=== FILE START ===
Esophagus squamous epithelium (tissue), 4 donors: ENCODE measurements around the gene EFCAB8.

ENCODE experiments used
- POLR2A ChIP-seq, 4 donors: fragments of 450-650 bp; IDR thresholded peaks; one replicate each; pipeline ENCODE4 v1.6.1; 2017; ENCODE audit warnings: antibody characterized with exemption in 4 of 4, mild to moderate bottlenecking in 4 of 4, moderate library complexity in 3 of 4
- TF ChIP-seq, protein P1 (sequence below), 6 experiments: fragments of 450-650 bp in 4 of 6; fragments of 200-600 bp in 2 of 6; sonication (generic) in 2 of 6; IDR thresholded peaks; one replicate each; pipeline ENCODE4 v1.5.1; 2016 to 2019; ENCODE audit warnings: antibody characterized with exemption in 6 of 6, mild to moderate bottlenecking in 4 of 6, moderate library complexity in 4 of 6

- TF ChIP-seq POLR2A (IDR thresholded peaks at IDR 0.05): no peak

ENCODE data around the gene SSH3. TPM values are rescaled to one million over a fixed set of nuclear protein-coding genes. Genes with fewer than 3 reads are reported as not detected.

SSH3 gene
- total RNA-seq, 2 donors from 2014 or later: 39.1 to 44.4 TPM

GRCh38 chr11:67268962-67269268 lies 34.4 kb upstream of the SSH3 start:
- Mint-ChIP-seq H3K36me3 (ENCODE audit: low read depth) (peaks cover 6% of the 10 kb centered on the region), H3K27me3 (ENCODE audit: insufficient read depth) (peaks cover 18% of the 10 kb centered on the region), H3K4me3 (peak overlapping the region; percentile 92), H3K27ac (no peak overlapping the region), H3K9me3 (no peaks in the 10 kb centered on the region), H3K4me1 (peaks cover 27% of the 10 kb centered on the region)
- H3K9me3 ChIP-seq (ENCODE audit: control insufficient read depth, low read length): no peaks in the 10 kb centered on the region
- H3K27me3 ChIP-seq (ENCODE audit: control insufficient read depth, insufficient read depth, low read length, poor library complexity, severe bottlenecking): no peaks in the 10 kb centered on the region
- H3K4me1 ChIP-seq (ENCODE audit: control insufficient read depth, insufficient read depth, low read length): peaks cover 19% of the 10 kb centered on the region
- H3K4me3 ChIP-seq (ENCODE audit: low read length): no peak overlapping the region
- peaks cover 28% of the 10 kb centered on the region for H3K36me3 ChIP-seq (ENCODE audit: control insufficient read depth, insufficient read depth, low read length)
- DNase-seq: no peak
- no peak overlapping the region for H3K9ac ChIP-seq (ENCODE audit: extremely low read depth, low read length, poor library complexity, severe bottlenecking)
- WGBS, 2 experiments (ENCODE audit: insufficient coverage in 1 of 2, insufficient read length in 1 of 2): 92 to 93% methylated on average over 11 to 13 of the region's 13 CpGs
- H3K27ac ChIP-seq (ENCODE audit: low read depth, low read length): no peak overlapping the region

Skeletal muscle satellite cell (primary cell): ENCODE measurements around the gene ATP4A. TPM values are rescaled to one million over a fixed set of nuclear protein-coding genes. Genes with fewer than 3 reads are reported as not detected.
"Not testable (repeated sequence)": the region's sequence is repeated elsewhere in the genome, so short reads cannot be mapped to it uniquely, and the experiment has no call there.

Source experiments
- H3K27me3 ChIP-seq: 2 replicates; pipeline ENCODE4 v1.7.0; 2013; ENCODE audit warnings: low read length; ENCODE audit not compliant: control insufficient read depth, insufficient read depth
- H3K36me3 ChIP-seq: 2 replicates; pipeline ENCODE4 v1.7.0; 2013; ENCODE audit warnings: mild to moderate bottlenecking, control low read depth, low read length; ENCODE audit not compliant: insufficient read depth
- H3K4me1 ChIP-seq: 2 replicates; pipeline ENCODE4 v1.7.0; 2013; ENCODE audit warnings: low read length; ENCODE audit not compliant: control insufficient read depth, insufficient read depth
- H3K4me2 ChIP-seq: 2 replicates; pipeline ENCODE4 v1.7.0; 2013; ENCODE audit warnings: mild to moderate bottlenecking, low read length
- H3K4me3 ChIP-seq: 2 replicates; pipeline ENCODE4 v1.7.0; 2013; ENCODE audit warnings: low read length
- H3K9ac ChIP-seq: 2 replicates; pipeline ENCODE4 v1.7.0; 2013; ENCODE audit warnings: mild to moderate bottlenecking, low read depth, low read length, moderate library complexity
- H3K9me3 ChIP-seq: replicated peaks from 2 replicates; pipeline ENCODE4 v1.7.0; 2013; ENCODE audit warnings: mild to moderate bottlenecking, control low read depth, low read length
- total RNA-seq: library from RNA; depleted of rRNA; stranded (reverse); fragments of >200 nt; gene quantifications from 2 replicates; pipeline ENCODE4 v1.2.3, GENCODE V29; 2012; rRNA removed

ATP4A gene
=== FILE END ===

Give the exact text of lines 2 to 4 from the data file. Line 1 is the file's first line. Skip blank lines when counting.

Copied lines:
ENCODE experiments used
- POLR2A ChIP-seq, 4 donors: fragments of 450-650 bp; IDR thresholded peaks; one replicate each; pipeline ENCODE4 v1.6.1; 2017; ENCODE audit warnings: antibody characterized with exemption in 4 of 4, mild to moderate bottlenecking in 4 of 4, moderate library complexity in 3 of 4
- TF ChIP-seq, protein P1 (sequence below), 6 experiments: fragments of 450-650 bp in 4 of 6; fragments of 200-600 bp in 2 of 6; sonication (generic) in 2 of 6; IDR thresholded peaks; one replicate each; pipeline ENCODE4 v1.5.1; 2016 to 2019; ENCODE audit warnings: antibody characterized with exemption in 6 of 6, mild to moderate bottlenecking in 4 of 6, moderate library complexity in 4 of 6